Other aspects of the residential area that need additional work include minor paint issues and dishwashers still needing to be anchored.
“The Opera House Hotel, which is the blue building on the east side, that building in particular is very old and was in bad shape,” Dalton said. “It was in the worst shape of the four that they started working on. The truth is that that building took a bit longer to finish. We had crews there until 3 a.m. the morning of moving day. What happened was that we looked at the rooms and said, ‘these aren’t done.’ They’re probably 90 percent complete. The appliances were in and everything was in to make them livable and safe, but we’re talking about paint, some areas where paint needed to be touched up.”
Members of the Block22 team walked through the Opera House Hotel apartments with each student to let them know of the situation and offer them a temporary alternative for their stay.
“Basically what they hadn’t been able to do yet was go in and really clean,” Dalton said. “They were clean, but where typically we wouldn’t ask students to move into an apartment that still had paint splashes on the floor or still had details to be finished. There were little things like that where we honestly just ran out of time. The offer was, to the students in that building, ‘you can move in knowing that you’re going to have some crews that still have to get into your room to finish. You can do that or we can put you up at Crimson Commons here on main campus until it’s all done which is about a week and a half.’ Regardless of whether they chose to stay at Block22 or stay elsewhere until it was done, they are not paying rent for the time between move in day and whenever those apartments are deemed complete.”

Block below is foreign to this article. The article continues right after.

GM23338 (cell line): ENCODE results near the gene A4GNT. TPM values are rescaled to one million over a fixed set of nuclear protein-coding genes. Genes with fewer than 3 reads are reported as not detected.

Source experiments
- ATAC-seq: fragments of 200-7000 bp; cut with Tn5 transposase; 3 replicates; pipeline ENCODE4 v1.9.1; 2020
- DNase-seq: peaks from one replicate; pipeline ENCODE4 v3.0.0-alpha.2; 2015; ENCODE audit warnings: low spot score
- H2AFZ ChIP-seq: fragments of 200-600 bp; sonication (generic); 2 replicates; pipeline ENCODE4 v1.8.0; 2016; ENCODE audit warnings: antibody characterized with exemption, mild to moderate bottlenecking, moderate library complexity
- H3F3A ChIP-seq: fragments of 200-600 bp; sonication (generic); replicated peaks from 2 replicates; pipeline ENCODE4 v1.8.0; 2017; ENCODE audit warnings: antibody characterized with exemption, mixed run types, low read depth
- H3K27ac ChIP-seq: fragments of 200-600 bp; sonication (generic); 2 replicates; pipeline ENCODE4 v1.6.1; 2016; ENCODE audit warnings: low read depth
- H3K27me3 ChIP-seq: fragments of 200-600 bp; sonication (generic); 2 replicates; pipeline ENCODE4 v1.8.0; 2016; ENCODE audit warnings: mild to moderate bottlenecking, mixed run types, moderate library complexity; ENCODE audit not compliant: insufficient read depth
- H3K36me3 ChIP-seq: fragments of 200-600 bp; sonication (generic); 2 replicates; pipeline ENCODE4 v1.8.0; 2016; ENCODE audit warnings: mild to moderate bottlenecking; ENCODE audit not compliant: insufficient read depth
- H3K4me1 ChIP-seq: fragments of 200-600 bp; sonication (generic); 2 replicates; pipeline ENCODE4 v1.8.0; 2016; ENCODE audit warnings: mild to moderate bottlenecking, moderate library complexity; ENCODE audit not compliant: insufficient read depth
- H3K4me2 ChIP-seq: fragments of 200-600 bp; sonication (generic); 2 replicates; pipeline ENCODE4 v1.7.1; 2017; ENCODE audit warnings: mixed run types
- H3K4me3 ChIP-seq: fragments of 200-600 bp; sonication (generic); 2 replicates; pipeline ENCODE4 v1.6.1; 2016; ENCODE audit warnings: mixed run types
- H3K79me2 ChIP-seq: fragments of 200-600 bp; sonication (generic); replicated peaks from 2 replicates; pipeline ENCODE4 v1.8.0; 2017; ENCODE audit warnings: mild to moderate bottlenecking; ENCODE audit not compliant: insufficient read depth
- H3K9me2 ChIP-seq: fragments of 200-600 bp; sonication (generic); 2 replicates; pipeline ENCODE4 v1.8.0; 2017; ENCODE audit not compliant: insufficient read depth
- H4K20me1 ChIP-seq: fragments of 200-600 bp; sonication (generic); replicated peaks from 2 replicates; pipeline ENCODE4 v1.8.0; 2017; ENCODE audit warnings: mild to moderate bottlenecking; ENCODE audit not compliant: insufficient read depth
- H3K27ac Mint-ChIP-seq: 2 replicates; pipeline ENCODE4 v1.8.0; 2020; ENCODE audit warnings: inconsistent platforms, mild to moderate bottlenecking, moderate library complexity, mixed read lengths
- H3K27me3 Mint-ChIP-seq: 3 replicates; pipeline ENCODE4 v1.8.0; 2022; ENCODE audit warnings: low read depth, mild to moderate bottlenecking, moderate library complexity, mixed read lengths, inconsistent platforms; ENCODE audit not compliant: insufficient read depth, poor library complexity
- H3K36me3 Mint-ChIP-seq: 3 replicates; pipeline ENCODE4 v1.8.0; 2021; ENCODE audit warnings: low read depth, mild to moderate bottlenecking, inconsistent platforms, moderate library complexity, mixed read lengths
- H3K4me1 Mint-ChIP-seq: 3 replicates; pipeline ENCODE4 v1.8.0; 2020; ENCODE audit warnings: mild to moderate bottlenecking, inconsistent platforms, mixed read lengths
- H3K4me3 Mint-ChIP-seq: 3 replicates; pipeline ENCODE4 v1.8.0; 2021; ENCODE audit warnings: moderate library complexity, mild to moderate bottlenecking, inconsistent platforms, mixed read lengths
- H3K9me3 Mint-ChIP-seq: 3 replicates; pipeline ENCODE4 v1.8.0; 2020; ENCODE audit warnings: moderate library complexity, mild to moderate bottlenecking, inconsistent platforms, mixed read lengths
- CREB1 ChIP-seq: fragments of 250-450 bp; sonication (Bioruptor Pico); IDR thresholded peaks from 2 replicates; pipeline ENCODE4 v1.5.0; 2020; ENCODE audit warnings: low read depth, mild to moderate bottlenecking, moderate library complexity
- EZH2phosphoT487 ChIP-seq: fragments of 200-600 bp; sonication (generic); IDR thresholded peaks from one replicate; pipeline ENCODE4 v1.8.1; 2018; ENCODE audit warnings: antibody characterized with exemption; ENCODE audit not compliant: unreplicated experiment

One student chose the option to stay in Crimson Commons until the apartments are finished.
Once the residential areas are complete, phase two will focus on the lower level of the two buildings on the east side of Broadway, also known as the Foundry. The Foundry will consist of a wide variety of small businesses that will soon be announced. This area will also hold the eight to nine Pitt State employees who will be working in the building as a part of the University Strategic Initiatives team. Root Coffeehouse and Creperie are also on the list of projects to complete next, the whole of which the team hopes to complete by the end of September. Phase three is the restaurants.